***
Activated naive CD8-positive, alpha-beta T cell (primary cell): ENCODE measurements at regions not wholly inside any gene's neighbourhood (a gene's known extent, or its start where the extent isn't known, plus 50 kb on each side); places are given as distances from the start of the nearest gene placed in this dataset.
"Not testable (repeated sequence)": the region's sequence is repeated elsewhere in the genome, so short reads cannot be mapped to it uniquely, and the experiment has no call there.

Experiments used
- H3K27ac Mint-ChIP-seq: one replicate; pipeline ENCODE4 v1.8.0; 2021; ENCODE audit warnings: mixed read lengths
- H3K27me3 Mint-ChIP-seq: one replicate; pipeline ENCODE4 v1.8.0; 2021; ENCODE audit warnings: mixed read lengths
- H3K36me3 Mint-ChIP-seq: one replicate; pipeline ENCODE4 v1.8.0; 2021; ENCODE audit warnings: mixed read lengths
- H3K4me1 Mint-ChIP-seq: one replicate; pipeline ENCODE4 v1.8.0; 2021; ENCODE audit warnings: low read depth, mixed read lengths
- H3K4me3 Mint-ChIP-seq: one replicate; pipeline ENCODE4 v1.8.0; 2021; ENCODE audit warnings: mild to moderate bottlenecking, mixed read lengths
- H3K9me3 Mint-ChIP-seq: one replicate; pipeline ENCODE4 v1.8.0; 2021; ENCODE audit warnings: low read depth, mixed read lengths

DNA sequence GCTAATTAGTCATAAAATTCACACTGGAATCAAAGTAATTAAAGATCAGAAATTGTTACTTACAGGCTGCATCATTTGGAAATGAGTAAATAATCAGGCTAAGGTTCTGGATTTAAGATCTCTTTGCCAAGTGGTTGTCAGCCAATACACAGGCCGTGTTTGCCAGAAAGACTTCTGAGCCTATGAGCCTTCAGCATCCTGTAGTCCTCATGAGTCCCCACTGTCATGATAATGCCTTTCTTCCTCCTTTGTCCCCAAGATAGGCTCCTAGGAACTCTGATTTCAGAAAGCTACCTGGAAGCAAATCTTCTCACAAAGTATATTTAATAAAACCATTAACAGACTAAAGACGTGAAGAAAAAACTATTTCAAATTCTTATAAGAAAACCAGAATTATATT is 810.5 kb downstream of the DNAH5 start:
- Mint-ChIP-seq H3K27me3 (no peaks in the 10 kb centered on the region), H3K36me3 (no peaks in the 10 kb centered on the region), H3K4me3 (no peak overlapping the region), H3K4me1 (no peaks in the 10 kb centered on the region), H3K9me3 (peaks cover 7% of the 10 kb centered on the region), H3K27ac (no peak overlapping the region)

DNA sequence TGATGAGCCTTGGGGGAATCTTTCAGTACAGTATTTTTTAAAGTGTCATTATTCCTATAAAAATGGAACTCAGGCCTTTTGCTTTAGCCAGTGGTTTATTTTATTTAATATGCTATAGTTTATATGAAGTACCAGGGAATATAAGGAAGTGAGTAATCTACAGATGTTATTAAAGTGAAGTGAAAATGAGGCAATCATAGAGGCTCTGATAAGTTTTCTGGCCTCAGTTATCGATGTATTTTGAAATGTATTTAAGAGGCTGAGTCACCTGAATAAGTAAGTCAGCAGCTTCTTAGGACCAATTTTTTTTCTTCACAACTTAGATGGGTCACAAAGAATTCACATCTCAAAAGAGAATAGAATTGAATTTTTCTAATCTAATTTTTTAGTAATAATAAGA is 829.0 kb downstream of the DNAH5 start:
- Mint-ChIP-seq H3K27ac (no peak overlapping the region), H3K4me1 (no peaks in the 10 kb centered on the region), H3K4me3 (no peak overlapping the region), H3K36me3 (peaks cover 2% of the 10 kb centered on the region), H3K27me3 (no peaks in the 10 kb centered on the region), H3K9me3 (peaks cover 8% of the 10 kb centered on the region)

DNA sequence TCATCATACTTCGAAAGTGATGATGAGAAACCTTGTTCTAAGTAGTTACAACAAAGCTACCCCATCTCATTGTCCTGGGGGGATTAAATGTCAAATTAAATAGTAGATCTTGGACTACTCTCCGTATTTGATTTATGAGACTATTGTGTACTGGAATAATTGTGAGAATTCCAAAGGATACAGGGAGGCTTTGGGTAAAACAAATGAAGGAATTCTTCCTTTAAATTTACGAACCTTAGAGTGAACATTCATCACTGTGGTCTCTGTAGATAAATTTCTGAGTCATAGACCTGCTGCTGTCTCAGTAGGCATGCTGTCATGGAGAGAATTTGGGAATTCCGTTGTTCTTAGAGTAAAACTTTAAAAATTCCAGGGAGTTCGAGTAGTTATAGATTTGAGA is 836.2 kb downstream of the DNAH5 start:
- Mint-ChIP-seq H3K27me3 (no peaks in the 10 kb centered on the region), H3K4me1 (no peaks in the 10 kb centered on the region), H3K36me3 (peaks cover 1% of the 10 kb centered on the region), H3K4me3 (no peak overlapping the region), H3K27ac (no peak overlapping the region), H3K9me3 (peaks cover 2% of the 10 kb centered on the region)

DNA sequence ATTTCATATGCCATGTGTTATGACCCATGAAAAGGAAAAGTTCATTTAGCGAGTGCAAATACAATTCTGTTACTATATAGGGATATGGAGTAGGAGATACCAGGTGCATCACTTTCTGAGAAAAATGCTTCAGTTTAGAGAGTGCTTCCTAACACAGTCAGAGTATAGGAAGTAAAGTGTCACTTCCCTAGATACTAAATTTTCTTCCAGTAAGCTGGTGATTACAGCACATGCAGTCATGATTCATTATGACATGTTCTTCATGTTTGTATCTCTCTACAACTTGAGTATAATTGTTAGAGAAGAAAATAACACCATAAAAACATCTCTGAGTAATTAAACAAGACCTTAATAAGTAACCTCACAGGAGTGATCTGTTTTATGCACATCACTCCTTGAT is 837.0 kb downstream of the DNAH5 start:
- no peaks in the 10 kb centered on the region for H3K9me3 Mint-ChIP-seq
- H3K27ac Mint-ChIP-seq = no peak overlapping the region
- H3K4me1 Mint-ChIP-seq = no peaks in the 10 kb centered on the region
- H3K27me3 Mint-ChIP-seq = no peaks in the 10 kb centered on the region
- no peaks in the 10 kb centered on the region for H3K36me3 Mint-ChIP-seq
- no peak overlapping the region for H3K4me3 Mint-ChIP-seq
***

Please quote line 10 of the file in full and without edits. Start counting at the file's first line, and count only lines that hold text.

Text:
DNA sequence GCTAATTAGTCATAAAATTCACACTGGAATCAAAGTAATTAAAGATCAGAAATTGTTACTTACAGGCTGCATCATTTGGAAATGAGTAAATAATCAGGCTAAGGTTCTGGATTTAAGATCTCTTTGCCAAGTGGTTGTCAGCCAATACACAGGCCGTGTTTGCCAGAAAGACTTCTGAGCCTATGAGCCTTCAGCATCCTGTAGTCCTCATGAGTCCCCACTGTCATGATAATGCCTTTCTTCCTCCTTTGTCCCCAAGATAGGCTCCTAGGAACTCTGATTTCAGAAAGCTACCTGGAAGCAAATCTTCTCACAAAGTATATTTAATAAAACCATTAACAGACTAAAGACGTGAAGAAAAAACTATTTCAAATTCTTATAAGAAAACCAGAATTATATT is 810.5 kb downstream of the DNAH5 start: